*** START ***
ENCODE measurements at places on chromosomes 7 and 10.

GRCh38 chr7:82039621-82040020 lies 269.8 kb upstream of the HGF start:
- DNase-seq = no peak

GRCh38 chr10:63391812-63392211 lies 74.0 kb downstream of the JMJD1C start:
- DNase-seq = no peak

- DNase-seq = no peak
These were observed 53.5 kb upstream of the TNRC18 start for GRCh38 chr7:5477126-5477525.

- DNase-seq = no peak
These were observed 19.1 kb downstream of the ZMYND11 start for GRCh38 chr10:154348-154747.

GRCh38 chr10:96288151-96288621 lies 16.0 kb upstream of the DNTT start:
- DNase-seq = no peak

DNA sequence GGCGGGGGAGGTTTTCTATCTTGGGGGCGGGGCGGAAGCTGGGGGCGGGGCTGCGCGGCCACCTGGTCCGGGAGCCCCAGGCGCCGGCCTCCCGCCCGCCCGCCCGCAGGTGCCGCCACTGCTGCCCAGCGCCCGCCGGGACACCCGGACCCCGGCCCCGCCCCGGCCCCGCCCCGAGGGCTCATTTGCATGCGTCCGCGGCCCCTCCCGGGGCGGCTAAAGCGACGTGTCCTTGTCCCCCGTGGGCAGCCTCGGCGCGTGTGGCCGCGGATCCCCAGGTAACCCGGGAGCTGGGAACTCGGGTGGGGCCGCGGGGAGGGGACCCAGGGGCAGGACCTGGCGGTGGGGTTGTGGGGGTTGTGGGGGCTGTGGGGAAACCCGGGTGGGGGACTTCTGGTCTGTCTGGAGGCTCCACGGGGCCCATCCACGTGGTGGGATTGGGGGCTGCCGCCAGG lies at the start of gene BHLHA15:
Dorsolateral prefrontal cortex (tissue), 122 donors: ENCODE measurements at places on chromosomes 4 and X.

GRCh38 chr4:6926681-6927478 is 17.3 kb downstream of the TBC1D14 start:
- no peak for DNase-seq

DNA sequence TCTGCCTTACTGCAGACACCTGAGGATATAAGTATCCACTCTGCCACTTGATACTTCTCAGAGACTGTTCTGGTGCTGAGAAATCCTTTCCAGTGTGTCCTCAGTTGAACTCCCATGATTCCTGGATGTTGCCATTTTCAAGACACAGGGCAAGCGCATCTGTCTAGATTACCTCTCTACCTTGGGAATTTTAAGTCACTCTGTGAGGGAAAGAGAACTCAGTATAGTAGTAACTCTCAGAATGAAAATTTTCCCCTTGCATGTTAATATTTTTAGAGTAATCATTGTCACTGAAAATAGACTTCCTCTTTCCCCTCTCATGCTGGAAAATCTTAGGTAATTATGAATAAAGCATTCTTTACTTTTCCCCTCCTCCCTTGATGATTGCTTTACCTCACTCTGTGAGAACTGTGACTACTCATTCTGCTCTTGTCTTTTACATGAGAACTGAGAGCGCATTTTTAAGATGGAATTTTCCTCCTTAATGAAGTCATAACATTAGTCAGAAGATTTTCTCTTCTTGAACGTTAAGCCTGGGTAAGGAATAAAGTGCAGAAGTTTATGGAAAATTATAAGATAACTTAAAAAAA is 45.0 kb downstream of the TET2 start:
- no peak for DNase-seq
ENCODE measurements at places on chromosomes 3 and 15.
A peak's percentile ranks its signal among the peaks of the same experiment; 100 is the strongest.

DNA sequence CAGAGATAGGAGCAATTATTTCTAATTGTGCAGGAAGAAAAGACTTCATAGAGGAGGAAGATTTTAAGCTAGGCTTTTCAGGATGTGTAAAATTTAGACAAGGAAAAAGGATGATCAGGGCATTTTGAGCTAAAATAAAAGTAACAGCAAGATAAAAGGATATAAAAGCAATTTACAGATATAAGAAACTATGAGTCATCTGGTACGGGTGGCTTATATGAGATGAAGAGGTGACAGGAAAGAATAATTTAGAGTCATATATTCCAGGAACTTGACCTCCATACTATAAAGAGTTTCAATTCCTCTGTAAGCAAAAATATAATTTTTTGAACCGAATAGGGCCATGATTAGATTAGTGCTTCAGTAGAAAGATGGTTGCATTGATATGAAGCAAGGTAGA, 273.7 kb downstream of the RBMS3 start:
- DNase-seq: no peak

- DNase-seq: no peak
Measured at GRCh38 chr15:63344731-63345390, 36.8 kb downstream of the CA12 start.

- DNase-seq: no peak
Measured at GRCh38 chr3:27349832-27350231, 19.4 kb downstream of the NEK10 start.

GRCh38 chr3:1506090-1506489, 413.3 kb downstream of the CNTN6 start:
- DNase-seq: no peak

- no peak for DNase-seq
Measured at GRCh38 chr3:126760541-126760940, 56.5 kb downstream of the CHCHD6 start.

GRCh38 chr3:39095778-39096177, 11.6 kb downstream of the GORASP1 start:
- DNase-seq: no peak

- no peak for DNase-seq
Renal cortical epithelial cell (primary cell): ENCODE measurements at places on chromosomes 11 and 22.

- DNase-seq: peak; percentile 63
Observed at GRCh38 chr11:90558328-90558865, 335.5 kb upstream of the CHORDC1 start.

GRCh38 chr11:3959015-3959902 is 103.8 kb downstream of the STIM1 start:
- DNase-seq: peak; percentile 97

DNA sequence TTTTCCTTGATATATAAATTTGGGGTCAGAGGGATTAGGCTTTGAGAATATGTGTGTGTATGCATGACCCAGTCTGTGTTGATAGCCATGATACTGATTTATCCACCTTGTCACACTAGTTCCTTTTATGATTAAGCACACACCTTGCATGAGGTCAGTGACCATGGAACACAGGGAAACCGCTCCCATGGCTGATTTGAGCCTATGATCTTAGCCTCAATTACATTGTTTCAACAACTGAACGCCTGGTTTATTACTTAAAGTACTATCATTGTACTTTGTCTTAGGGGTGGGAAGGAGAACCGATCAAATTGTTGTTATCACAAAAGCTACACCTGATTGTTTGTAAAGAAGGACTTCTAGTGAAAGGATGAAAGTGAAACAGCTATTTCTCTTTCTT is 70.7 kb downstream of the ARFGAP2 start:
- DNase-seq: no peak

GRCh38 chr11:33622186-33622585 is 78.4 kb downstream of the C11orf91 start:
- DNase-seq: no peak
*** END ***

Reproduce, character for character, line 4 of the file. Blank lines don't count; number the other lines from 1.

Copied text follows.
GRCh38 chr10:63391812-63392211 lies 74.0 kb downstream of the JMJD1C start: